Poultry with stuffing is especially susceptible to bacterial
contamination. Large numbers of bacteria are already present on 1/3 of all marketed
raw chickens. Introducing bacteria into the stuffing and allowing conditions
for them to grow and multiply can be very dangerous. Some safety prevention
- Prepare the stuffing, and stuff the bird right before
putting it in the oven. Alternatively, the pre-prepared perishable ingredients
should be combined with the premixed dry ingredients and the liquid right
before putting the bird in the oven.
- A bird should never be stuffed the night before it will
be cooked. If time is a problem, it is safer to prepare and store the perishable
ingredients and the dry ingrediens of the stuffing separately the day ahead.
Also, it takes less time to cook an unstuffed bird than one that is stuffed.
- The stuffing should be packed loosely inside the bird,
because the stuffing will expand as it cooks. If too much stuffing has been
made, the extra stuffing may be baked in a separate dish.
- Use a meat thermometer to check the bird and stuffing
for doneness. When inserted into the thickest part of the thigh (but not touching
the bone), the thermometer should read 180°F. Juices should run clear.
After the bird is removed from teh oven, the thermometer should be left in
the stuffing for five minutes. To be fully cooked, the stuffing temperature
should reach 165°F.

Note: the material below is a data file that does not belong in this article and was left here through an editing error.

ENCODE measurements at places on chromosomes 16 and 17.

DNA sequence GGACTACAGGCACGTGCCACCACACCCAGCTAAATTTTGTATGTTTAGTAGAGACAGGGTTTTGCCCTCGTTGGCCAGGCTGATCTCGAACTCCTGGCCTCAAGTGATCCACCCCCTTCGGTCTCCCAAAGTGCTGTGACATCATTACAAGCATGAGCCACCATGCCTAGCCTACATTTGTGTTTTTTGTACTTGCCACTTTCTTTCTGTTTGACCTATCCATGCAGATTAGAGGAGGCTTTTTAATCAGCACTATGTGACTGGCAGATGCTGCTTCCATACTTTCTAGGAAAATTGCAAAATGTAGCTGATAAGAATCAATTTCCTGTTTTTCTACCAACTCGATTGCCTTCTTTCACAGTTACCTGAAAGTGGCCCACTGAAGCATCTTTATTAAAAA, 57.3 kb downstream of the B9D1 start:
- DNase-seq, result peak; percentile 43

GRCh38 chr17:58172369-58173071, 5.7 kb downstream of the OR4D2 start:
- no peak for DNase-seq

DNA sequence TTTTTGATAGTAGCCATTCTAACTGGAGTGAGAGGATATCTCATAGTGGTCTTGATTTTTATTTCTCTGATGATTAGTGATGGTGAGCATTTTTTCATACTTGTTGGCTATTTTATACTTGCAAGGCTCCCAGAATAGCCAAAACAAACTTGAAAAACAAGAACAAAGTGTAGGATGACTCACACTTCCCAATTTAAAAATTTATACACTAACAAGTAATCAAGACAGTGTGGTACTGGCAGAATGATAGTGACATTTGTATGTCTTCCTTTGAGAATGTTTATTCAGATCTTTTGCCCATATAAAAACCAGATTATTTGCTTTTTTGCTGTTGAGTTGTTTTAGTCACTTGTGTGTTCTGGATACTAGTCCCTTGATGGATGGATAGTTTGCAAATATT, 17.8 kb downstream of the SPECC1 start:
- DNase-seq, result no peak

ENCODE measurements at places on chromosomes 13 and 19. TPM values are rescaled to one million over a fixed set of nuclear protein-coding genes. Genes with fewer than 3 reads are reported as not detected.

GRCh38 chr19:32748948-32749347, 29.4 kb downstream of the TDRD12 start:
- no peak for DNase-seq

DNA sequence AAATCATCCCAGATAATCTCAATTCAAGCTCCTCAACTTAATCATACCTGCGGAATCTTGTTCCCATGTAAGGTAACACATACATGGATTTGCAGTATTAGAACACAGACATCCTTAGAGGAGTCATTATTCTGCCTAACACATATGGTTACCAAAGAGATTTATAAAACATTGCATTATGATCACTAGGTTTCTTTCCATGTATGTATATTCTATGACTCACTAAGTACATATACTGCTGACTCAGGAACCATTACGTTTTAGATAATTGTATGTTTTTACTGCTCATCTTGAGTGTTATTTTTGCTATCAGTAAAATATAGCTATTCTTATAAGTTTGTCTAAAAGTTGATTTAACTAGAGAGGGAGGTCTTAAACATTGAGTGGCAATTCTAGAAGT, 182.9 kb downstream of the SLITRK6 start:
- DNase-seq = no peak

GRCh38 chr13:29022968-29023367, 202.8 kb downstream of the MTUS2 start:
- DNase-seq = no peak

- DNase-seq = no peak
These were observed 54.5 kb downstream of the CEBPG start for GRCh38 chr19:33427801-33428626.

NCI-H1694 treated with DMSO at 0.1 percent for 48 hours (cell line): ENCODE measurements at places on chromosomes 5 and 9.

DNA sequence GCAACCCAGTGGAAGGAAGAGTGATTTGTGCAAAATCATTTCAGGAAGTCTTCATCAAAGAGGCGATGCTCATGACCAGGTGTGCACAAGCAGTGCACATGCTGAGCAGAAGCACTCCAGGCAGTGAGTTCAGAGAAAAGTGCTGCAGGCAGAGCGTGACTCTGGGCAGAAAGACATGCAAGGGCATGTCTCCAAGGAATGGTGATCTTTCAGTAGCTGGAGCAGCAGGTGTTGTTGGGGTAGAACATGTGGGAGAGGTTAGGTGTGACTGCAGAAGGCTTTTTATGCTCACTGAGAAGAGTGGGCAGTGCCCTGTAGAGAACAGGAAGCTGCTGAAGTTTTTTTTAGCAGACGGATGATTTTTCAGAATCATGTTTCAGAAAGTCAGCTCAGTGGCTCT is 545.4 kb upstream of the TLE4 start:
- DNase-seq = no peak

- Once the temperature has been checked, the stuffing should
be removed immediately from the bird, and placed in a separate bowl before
- A stuffed bird should not be cooked in a microwave oven,
because it may not cook thoroughly. If time is a factor, it is better to cook
the bird and the stuffing separaetly because it is quicker than cookign a
stuffed bird in a conventional oven.
Special Concerns for
Meat & Poultry
There are food safety concerns for cookign
meat and pultry in the microwave oven; here are some additional guidelines.
- Use a microwave temperature probe or meat thermometer
to check meat temperatures for doneness. Ovens vary in wattage levels (power)
so time is not a good way to judge doneness. Check the temperature in several
places, avoiding areas of fat and/or bone because these places give high and/or
lower tempearture readings. Any juices should run clear and meat shoud bnot
- Debone large pieces of meat; the bone can shield the
meat aroudn it from getting cooked.
- Cook large pieces of meat at 50% power for longer periods
of time to allow the heat to be transmitted deep into the meat. A cooking
bag is ideal becuase it maintains the internal temperature of the meat and
reduces the cooking off teparture on the actual surface of the meat. Cooking
bags help to avoid overcooking as well.
- Do not cook whole, stuffed poultry in the microwave.
Neither the meat around the bone or the stuffing can be thoroughly cooked.
If time is a factor, the bird and stuffing should be cooked separately.
- Combining microwave cooking iwth conventional oven broiling
or roasting is popular but the microwaved food should be transferred immediately
on a clean plate to the conventional cooking method. Never partially cook
food, and then let it sit.
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